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The Observer April 27 

Naked mole rat — it’s what’s for supper!

Or so it seems, thanks to a misfortunate arrangement of advertising in the Arkansas Times’ just-published Dining and Entertainment in Little Rock guide. A reader, after recovering from a bout of nausea, complained to the Times that, while she likes the Little Rock Zoo, its advertisement picturing its latest mammalian addition, the hairless, wrinkled, long-tailed, teeny-eyed and toothy Heterocephalus glaber, was an ill-conceived choice in a dining guide. Yes, the naked mole rat page is one of many pictures of animals in the guide, but the rest are dead and breaded and fried, or in some other delectable form. We can imagine the hungry reader flipping the pages, visually devouring the Faded Rose’s pictured steak, Bare Bones barbecue, Brave New’s salmon, Sekisui sushi and then, with the salivary glands in full gush and mouth wide open, there on the mind’s fork is a naked mole rat, and the heaves begin …

We’re afraid we’ve put our reader off the Zoo’s latest offering with the inadvertent inclusion of it among haute cuisine, but you can’t blame the Zoo. It is a Dining and Entertainment guide the ad appears in. And besides, zookeepers have strong stomachs. Ask to see the hissing cockroaches if you don’t believe us.



The Observer likes bumper stickers, the way they pack so much into just a few words. So we print here some that a correspondent writes that he’s seen (or would like to see):

“At least in Vietnam, Bush had an exit strategy”

“Religious fundamentalism: A threat abroad, a threat at home”

“Who would Jesus bomb?”

“I’d rather have a president who screwed his intern than one who screwed his country”

“Stop mad cowboy disease”

“Democrats are sexy. Whoever heard of a good piece of elephant?”

The latter is not a reference to a restaurant special in the dining guide.



There’s a new archeologist at Toltec Mounds State Park down the road south of Scott, Dr. Julie Markin. She has organized a Little Rock chapter of the Arkansas Archeological Society, an amateur organization whose roots go far back in time. At the chapter’s gathering last week, Markin extended an invitation to people to help her collect prehistoric artifacts from the surface of a farm field outside Stuttgart before the owner puts his beans in. These centuries-old bits of kitchen and hunting items, churned up by the plow and picked over by people looking for pots and points for many years, will give Markin an idea of what was happening a thousand years ago in the neighborhood of Toltec Mounds.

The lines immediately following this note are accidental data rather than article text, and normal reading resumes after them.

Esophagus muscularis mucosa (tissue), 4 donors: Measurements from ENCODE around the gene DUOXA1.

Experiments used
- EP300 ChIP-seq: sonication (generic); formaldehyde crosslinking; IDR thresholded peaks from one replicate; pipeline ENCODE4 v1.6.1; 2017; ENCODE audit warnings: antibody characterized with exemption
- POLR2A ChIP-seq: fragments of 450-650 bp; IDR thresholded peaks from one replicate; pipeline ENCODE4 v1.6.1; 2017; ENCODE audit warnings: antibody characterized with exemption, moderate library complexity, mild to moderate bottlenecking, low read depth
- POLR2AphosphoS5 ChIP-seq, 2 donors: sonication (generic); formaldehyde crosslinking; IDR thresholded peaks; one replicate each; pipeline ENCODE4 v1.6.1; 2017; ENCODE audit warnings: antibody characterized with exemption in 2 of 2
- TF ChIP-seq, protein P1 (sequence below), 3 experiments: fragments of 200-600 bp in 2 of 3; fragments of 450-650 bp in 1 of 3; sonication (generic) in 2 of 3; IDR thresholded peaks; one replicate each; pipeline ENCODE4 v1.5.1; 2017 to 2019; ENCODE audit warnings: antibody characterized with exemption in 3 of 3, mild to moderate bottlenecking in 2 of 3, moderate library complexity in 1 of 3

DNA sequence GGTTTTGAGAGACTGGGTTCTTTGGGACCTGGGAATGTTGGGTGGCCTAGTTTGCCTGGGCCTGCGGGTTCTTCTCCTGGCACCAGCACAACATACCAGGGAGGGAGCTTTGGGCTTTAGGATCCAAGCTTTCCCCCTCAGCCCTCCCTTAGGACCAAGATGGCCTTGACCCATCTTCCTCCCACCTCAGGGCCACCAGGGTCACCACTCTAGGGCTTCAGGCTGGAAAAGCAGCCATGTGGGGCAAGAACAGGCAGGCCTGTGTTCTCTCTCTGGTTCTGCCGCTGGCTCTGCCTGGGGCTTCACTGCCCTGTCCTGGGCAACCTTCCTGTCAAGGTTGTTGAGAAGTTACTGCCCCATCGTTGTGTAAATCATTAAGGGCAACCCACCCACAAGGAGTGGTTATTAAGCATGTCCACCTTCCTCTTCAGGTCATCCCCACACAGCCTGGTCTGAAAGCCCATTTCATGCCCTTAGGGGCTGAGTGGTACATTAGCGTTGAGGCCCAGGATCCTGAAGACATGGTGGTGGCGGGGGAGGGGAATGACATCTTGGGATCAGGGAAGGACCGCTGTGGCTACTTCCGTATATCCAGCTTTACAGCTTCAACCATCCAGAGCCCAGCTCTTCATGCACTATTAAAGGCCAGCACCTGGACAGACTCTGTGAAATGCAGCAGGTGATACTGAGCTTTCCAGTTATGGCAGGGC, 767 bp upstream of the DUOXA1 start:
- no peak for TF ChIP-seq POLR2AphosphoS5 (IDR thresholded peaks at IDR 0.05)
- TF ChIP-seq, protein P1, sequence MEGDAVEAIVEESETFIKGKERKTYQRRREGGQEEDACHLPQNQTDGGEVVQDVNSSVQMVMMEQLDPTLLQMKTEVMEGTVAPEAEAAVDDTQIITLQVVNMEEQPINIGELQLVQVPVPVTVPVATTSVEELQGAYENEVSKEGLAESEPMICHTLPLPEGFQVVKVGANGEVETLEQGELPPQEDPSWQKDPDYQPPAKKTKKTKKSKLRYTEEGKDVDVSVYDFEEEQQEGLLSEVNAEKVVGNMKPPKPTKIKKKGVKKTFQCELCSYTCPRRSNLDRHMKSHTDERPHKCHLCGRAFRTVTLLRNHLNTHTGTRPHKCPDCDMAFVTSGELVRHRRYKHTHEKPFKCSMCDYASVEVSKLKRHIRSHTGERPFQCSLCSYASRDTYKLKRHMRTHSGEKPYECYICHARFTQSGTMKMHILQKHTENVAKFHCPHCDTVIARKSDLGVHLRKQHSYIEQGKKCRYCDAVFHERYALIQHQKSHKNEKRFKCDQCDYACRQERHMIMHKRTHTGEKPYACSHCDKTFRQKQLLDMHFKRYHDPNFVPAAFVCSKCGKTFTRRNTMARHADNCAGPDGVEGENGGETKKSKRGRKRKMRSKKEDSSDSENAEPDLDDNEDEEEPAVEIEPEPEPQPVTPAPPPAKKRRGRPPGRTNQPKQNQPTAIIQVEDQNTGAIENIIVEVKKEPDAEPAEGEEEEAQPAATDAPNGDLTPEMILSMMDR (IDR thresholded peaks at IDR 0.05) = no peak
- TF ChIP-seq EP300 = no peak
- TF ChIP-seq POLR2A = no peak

Pretending to be 20 years younger, The Observer took Markin up on the offer. We put on our tan field pants and clever T-shirt and grubby tennis shoes and ballcap and tried to look like we were the kind of energetic and capable volunteer one can count on to spend several hours in stoop labor. We strode into a deeply furrowed field, performing the agricultural equivalent of an aerobic step class, as if it were something we do every weekend. We then wallowed on all fours in a circle, tethered to a red flag by a five-meter-long string and putting in a brown paper bag everything that was lying atop the newly rain-washed dirt.

Several things occurred to us as we picked up the flakes of rock that were the leavings of tool-making, plowed-up bits of pots and what we imagined was burned bone. The first was that if one wanted to grovel in the dirt, a more lucrative place would have been at the diamond mine at Murfreesboro. If one wants to find a diamond there, one goes after a rain, when the rocks lying near the surface are revealed.

Second, we pondered how much the river valley southeast of North Little Rock had changed just since our childhood, much less centuries ago. Once there was an establishment named Estelle’s at Baucum instead of a fancy residential development, and a working cotton gin, the decrepit remainder of which can still be seen. There was a bait shop/lunch counter, Tull’s, at the turn-off from Hwy. 165 to Bearskin Lake, and mostly nothing along the highway to England except ditches full of spider lilies. What’s left to tell us of Estelle’s? Of Tull’s burgers and Grapettes?

And finally: When we looked up to see all the other volunteers finished and staring at us from their cars on the road, we thought: Landmarks are not the only things capable of falling into decay.

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